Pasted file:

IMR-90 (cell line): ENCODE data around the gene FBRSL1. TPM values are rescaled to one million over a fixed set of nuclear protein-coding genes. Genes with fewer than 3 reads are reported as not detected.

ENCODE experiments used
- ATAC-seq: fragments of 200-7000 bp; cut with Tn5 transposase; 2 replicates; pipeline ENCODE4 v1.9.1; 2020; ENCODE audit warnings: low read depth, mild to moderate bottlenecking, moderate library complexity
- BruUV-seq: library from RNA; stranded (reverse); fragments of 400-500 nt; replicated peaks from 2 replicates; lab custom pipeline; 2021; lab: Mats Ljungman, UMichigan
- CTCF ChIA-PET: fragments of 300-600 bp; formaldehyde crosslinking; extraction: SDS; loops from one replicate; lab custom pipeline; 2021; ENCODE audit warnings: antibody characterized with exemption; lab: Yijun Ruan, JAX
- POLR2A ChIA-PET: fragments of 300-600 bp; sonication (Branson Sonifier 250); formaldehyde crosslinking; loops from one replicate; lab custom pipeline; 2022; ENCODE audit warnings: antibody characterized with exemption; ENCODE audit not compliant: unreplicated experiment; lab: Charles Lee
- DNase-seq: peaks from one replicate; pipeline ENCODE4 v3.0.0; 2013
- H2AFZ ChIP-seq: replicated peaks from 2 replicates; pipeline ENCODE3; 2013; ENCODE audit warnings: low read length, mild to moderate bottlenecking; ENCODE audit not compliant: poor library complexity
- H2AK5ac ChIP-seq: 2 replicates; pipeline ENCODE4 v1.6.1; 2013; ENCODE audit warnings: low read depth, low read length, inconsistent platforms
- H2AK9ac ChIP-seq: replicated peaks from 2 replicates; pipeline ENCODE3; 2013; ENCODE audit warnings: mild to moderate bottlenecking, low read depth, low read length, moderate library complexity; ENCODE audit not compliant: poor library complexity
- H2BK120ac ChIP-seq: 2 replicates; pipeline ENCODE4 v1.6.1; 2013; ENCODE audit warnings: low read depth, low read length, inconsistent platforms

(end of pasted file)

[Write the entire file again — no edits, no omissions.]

IMR-90 (cell line): ENCODE data around the gene FBRSL1. TPM values are rescaled to one million over a fixed set of nuclear protein-coding genes. Genes with fewer than 3 reads are reported as not detected.

ENCODE experiments used
- ATAC-seq: fragments of 200-7000 bp; cut with Tn5 transposase; 2 replicates; pipeline ENCODE4 v1.9.1; 2020; ENCODE audit warnings: low read depth, mild to moderate bottlenecking, moderate library complexity
- BruUV-seq: library from RNA; stranded (reverse); fragments of 400-500 nt; replicated peaks from 2 replicates; lab custom pipeline; 2021; lab: Mats Ljungman, UMichigan
- CTCF ChIA-PET: fragments of 300-600 bp; formaldehyde crosslinking; extraction: SDS; loops from one replicate; lab custom pipeline; 2021; ENCODE audit warnings: antibody characterized with exemption; lab: Yijun Ruan, JAX
- POLR2A ChIA-PET: fragments of 300-600 bp; sonication (Branson Sonifier 250); formaldehyde crosslinking; loops from one replicate; lab custom pipeline; 2022; ENCODE audit warnings: antibody characterized with exemption; ENCODE audit not compliant: unreplicated experiment; lab: Charles Lee
- DNase-seq: peaks from one replicate; pipeline ENCODE4 v3.0.0; 2013
- H2AFZ ChIP-seq: replicated peaks from 2 replicates; pipeline ENCODE3; 2013; ENCODE audit warnings: low read length, mild to moderate bottlenecking; ENCODE audit not compliant: poor library complexity
- H2AK5ac ChIP-seq: 2 replicates; pipeline ENCODE4 v1.6.1; 2013; ENCODE audit warnings: low read depth, low read length, inconsistent platforms
- H2AK9ac ChIP-seq: replicated peaks from 2 replicates; pipeline ENCODE3; 2013; ENCODE audit warnings: mild to moderate bottlenecking, low read depth, low read length, moderate library complexity; ENCODE audit not compliant: poor library complexity
- H2BK120ac ChIP-seq: 2 replicates; pipeline ENCODE4 v1.6.1; 2013; ENCODE audit warnings: low read depth, low read length, inconsistent platforms